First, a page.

This is my open letter to my hero..
Dear Heroin Hero,
What qualifies one to truly be someone’s hero? I’m ditching the norm like most of my thinking and telling you that you are my heroin super hero. You’ve unequivocally become one of the strongest and bravest people I know, because you’ve been to the depths of places most of us will never go or see in our lifetime, in 33 short but lived out years. You’ve stood up and fought back with more will power then all the times you let heroin steal your will power. And for that you are my hero.
I look back and have bunched together all the qualities in which you have truly become my hero. How you’ve become my biggest source of strength. Have kept me so teachable and humble and how you have helped me and so many others grow. It’s truly beautiful and unapologetically magical how so much pain and suffering has birthed so many positive things for us. And for you and your future, God willing.
You’re my hero because you let heroin rob you and us in so many ways but you never cowardly backed down in your multiple attempts to get back to a place where heroin didn’t steal from you anymore. You always fought in one way or another to ultimately survive the greatest fate by allowing heroin be interwoven into our story and making it shine brightly for our glory. Your superhero strength of bouncing between addiction and sobriety has not only glued our family together but beautifully unglued it for the better of everyone in such an amazing way.
You let something tragic and traumatic teach us all and inform us of your hero like persona by showing us all that you would either not quit letting heroin take or that you would continue to fight back. And to me that’s the bravest thing. You have come back over and and over and pleaded for forgiveness and redemption. To me that’s the true definition of “Suiting up and showing up”
You have looked all,
Your family in the eyes and asked for help time and time again. To which I imagine isn’t easy for you to do, I’m sure it’s painful and makes you feel worthless and unwanted. However you have always been wanted by us. You are someone’s someone, someone’s brother, father and son.
You have stood in front of those who you have lied, cheated and stole from and truly with love and respect asked for forgiveness and begged for mercy and grace. All while battling your own soul and demons, might I add pretty flawlessly if you ask me. You have never been afraid to ask for help at your worst, even when in most likely cases your told no. You have somehow found a way to adapt and improvise when needed.
You’re my hero because you have been to places inside your mind either high and along for the romantic ride with heroin or sober and doing the deal that most of us will never have to go. The torment and hurt and sadness you feel I can only understand parts of it. Your strength unwavering through it all. You have never ceased to amaze me over the years with your determination and tenacity to ride both sides of the fence. But truly wanting to ride one side. Sobriety.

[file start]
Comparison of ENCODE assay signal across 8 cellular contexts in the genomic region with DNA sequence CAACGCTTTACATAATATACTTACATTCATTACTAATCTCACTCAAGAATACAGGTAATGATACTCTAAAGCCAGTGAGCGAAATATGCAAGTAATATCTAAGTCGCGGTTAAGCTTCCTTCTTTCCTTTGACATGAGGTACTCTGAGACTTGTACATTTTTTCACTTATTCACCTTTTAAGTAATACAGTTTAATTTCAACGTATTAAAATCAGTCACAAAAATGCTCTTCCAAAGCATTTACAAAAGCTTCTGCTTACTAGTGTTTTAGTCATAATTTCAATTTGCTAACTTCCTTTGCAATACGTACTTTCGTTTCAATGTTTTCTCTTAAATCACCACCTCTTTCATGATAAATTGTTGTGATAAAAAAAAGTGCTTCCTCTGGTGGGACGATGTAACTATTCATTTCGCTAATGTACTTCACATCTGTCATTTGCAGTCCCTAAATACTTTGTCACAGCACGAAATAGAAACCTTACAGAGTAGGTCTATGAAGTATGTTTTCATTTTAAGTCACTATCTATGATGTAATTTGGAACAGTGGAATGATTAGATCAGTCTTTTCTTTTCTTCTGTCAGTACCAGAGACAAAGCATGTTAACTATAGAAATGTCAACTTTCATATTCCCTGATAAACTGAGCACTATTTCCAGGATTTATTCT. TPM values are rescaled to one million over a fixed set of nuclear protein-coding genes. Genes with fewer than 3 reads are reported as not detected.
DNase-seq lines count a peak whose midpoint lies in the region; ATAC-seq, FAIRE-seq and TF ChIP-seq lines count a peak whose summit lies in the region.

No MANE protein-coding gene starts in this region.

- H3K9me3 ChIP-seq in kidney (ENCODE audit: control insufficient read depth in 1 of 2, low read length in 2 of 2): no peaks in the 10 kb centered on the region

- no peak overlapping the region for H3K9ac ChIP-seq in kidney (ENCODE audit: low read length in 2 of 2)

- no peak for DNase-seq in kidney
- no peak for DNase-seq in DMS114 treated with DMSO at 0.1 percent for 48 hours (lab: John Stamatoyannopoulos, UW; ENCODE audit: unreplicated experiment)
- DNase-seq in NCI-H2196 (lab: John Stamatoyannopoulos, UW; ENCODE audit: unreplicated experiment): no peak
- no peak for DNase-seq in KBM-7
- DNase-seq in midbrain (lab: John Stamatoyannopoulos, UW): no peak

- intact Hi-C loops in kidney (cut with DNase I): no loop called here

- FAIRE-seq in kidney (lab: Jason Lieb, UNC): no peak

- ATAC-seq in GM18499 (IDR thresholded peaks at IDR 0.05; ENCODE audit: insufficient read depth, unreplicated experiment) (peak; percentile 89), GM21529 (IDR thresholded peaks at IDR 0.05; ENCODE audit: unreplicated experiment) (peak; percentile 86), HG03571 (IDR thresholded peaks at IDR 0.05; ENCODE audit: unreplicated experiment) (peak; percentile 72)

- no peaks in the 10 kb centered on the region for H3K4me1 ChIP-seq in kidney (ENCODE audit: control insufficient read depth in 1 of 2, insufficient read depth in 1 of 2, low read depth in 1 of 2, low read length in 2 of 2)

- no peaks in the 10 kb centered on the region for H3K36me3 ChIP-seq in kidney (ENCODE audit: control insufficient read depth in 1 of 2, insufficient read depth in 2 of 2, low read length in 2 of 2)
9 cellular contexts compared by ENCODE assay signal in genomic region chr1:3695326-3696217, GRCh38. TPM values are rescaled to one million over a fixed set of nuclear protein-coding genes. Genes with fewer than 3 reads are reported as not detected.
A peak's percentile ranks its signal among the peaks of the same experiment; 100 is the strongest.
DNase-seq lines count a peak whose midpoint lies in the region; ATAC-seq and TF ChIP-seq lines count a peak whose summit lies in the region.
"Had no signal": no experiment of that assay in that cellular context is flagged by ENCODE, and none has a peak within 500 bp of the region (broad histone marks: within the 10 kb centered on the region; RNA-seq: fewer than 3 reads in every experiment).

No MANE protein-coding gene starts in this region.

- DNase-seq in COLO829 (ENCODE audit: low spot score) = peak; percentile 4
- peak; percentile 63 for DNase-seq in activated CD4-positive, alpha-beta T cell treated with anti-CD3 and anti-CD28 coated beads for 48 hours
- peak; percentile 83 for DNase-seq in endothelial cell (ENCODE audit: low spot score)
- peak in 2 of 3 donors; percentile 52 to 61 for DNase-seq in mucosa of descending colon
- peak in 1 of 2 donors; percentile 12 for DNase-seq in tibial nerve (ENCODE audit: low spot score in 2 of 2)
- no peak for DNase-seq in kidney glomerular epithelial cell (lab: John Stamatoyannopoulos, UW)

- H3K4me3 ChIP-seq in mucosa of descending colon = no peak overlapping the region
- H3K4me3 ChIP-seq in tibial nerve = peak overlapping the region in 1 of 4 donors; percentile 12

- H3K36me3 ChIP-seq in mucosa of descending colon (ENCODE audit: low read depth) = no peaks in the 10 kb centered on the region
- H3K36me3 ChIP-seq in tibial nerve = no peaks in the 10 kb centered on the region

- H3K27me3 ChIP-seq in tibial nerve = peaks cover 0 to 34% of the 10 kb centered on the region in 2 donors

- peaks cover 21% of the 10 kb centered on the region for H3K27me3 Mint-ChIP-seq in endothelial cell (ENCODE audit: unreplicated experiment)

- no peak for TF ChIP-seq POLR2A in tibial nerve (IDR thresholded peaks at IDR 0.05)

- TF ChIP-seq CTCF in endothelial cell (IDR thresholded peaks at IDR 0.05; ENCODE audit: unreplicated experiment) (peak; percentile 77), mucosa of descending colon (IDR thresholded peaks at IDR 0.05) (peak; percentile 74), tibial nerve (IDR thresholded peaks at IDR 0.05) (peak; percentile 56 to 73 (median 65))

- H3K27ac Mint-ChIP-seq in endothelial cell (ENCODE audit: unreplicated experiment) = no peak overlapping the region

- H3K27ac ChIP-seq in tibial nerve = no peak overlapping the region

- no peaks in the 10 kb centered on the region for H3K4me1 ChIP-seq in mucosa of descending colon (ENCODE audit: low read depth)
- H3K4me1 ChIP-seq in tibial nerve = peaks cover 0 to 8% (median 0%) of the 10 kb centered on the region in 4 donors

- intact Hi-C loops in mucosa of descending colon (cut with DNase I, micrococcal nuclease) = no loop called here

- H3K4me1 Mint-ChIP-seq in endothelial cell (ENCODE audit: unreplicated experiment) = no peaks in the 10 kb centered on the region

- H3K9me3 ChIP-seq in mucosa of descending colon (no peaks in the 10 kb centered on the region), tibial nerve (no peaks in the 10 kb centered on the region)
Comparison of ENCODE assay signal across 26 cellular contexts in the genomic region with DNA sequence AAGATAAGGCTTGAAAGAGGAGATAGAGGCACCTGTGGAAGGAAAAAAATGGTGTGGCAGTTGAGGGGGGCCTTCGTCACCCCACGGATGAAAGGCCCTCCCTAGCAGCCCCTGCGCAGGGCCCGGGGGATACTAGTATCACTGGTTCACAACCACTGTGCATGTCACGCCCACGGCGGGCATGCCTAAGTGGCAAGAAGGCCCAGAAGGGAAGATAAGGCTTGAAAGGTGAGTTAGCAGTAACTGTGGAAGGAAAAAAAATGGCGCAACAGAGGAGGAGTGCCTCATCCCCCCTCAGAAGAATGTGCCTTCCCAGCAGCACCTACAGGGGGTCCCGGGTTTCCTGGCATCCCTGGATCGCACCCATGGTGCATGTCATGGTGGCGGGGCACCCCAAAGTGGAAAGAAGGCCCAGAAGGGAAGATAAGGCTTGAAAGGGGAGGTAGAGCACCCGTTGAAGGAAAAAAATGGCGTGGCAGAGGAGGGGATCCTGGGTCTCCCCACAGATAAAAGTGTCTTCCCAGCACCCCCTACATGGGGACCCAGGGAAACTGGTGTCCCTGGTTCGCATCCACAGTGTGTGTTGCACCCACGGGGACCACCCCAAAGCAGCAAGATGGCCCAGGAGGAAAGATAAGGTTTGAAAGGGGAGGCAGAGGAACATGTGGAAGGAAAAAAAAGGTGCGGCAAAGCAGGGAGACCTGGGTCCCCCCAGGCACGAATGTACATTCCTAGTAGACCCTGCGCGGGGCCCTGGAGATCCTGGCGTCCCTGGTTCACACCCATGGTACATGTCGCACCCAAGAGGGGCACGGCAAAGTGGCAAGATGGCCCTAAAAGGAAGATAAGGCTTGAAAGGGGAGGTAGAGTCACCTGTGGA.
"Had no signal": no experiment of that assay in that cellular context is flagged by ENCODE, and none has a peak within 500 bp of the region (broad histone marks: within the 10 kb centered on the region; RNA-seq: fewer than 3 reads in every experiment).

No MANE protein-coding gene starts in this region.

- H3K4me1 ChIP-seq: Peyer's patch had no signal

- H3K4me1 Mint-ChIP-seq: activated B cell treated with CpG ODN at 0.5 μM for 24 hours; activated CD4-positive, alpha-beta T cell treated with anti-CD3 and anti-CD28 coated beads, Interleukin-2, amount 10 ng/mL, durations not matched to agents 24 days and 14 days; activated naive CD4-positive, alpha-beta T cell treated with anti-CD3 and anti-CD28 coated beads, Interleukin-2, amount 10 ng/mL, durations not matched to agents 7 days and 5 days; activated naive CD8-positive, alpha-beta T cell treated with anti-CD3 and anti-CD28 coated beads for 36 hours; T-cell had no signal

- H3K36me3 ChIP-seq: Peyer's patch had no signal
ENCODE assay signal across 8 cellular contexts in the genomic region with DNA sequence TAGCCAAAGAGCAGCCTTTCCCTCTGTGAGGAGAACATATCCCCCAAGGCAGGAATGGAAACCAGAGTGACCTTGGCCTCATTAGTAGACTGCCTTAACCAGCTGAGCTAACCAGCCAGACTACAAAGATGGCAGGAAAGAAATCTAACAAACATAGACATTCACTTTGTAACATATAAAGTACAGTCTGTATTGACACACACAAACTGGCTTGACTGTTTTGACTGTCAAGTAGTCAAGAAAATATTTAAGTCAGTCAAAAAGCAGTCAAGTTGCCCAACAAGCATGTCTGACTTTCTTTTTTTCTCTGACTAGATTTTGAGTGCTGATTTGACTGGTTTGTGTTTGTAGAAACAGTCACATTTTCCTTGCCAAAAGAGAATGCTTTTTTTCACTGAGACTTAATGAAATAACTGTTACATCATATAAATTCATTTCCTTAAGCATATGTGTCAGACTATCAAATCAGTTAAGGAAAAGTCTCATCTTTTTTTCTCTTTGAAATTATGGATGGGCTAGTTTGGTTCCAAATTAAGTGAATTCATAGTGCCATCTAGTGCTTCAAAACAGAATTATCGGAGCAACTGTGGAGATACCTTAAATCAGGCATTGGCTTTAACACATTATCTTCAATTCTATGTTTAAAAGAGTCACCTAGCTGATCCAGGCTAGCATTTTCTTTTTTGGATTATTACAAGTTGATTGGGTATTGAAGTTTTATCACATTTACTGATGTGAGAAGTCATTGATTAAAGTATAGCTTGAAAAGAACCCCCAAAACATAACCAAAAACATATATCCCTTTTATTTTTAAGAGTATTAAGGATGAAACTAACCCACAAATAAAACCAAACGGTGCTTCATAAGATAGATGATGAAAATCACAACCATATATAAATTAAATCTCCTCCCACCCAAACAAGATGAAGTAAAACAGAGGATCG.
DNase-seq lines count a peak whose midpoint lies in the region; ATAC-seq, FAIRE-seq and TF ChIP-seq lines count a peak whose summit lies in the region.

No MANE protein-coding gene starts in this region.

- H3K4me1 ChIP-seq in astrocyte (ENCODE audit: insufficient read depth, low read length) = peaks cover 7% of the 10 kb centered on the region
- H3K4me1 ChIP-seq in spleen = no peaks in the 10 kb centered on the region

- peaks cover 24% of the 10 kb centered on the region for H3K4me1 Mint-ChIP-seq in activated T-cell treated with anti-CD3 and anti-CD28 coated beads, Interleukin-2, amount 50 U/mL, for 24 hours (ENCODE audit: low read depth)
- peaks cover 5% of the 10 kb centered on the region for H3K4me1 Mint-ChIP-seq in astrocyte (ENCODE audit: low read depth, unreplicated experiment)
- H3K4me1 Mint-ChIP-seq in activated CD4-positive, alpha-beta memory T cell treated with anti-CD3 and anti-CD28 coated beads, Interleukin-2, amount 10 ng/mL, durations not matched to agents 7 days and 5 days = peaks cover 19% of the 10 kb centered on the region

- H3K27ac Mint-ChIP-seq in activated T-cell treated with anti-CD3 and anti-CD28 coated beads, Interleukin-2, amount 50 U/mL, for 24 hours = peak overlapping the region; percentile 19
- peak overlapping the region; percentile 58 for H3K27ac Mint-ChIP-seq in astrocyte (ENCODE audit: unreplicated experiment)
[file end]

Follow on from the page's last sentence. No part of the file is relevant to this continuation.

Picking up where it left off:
Your honesty when the fog clears and when heroin has left you is by far some of the most honest conversation I’ve had with a human being. So thoughtful and genuine, often times the reflection in your tone makes me weep with such rawness and real ness. I feel privileged and honored that you would ever trust me with your demons, your truths unpopular or not. I’m grateful for the soul that pours out of you when you hang heroin up and you tell me how much you love us.
The pain that you have inflicted and how it didn’t define me but refined me, makes you my hero. Everything we have been through could have easily been used to play the victim card but instead I chose to use it to help. To help me, to help you and to help others. The pain you caused so big that everyday I chipped away at it. I taught myself though all your mess that I would also become my own hero. That I would use our story to help others, to tell the truth about how addiction affects families and you as a whole. How it changed our lives, mine included. Our story shared with hundreds of thousands of people who relate or understand the pain of watching a loved one suffer from addiction. That my friend makes you my hero.
You aren’t my hero because you wear a cape and save the universe. You are truly my hero because you took me to places I would never go if it wasn’t for you. You are my hero because through your addiction you taught us all so much about how not all heroes wear capes, but some stick needles in their arms. Come back and live to tell the tale.
Thank you for being my hero and allowing me to be apart of your story and journey, it’s surely made life interesting and rich and meaningful. Don’t ever stop being my hero.
The girl you helped rescue